What To Expect With Full Mouth Tooth Extraction Before Dentures

Full Mouth Tooth Extraction Before Dentures

If you have severe decay in most of your teeth, or you have advanced periodontal disease, you may be a good candidate for full dentures. Prior to being fit with your dentures, you could be in need of a full mouth tooth extraction. A full mouth extraction and dentures may be the recommended treatment course, in order to restore your oral health, and function. Widespread decay and oral infection can be painful and also risk the overall health of the patient. Knowing what to expect from the full mouth extraction patients will find they are more at ease as their extraction appointment nears.

Prior To Full Mouth Extraction

Your preliminary consultation to learn more about dentures will also be an opportunity to discuss the procedure, discuss your options for dentures, and also take any impressions that will be needed. Typically speaking, patients should avoid eating or drinking anything for up to 12 hours prior to the extraction surgery. This can help to keep nausea at bay before and after the procedure. Smokers should speak to their doctor about cessation products, as smoking is not recommended for those who are recovering from oral surgery. Prior to your procedure, it is important that you share a complete medical history with your dentist. There are some conditions that can increase the patient’s susceptibility to infection. It is also important to share a list of current medications, with particular focus on any that may thin your blood.

The Day Of Tooth Extraction

Your day surgery will be done in the office. The procedure will begin by ensuring that you are thoroughly numb. Your gums and teeth will be numbed using the sedation method that is right for you and your particular health needs. Some patients tolerate the procedure well and do well with just a local anesthetic. Others may need additional sedation methods to stay comfortable and relaxed. Once completely numb and at ease, the procedure will start. Your dentist may be able to extract each of the teeth using a tool similar to forceps. The teeth are rocked back and forth within the socket, and should simply pull free in most cases. If the teeth are impacted, broken, or otherwise challenging, the gums may need a small incision in order to gain full access to each tooth. Teeth may need to be broken up in order to be removed. Your dentist will communicate any concerns with you during the procedure. Small dissolvable sutures may be used to seal any incisions that need them. Gauze may need to be held in place, for areas that take a little longer to form a blood clot once the tooth has been extracted.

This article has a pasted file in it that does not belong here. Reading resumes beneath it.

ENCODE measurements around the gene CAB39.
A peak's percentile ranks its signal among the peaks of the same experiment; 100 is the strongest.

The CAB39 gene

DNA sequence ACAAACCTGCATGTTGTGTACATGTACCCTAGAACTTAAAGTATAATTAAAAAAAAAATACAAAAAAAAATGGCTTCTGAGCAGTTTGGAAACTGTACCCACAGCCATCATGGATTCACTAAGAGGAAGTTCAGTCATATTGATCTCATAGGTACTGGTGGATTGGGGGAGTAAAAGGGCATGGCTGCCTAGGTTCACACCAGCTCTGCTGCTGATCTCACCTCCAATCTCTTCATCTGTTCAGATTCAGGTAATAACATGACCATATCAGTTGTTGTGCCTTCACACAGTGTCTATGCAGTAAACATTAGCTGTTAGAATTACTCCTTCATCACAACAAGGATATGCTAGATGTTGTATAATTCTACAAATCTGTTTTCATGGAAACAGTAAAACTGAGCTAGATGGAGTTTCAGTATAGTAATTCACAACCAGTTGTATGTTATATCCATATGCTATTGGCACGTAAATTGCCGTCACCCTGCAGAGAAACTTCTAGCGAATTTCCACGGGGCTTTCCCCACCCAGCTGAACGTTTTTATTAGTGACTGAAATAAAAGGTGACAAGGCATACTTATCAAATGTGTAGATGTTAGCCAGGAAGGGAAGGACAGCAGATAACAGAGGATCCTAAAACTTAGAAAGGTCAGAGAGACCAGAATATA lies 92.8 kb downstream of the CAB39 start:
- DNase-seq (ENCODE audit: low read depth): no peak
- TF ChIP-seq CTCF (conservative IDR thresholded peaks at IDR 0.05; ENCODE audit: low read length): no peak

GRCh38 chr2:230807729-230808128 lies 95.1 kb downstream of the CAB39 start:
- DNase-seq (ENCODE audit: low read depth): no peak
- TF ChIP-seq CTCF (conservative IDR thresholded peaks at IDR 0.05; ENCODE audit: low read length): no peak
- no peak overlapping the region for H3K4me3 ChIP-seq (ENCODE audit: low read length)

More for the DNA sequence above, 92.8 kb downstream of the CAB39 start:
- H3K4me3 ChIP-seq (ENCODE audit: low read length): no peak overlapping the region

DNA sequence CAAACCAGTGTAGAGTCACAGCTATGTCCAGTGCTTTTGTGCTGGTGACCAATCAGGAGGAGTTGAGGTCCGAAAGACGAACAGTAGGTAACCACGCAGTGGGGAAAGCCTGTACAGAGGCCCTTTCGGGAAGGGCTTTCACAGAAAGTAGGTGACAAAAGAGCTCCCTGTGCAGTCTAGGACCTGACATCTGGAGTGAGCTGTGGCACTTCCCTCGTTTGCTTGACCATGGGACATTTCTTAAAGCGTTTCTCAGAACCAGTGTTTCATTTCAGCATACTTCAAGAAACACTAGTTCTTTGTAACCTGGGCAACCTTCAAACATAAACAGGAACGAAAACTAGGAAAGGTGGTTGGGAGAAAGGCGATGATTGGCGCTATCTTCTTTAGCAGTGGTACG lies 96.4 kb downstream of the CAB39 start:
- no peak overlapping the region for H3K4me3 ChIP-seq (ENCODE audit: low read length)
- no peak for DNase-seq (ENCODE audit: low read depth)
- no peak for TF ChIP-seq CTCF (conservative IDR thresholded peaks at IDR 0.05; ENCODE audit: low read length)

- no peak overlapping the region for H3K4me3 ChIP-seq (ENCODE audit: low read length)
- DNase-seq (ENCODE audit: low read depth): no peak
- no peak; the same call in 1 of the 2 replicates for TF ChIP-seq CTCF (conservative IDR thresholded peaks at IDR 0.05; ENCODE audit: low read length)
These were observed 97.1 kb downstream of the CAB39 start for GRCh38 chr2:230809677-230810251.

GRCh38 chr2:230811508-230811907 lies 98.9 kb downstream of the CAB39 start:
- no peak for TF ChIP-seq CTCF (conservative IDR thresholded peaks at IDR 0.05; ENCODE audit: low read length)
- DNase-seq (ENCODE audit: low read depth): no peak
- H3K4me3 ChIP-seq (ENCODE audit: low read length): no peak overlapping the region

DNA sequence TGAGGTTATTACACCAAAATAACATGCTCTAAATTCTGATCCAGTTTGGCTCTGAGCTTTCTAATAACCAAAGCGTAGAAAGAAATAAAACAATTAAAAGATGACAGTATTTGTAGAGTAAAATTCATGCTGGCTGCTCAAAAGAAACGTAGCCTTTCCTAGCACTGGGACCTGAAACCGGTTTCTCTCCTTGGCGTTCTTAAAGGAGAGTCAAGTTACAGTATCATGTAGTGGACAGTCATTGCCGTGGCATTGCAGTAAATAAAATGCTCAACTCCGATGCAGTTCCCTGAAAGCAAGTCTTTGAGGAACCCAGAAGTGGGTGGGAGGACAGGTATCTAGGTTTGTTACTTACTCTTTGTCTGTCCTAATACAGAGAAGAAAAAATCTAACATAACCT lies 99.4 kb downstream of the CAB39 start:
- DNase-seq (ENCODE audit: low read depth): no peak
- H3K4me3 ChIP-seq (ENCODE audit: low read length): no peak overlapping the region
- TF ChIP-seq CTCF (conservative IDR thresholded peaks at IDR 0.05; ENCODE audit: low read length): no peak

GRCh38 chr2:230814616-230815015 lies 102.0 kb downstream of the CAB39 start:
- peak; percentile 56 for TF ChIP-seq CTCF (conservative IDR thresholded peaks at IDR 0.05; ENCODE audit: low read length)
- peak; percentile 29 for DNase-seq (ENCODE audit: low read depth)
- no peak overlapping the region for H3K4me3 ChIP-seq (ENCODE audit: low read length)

Postoperative Care Instructions, After Full Mouth Tooth Extraction

It is normal and expected to experience slight bleeding after an extraction. This may last for a few postoperative hours. Folded gauze help in place can help to stem the bleeding. If there are no signs of any active bleeding, leave the gauze out of your mouth. Avoid actions that include bending over, lifting heavy things, spitting, using a straw or rinsing your mouth for up to 24 postoperative hours. This will help to protect the blood clot that forms in place at the site of the extraction. Icepacks can help to control any swelling and should be used for at least the first 4 postoperative days. If there are signs of extreme swelling, or you spike a fever, be sure to contact our office. It is also expected to experience some measure of discomfort after any type of oral surgery. Many patients find that over-the-counter pain relievers are sufficient after a full mouth extraction. Avoid smoking, drinking alcoholic beverages, or acidic foods for at least the first few postoperative days. Stick to soft and liquid foods, but keep in mind that it’s important to avoid using straws. If you are ready to schedule your full-mouth tooth extraction so you can begin your life anew with a full mouth of dentures, call Billings Denture Clinic to book your appointment. We look forward to seeing you smile.

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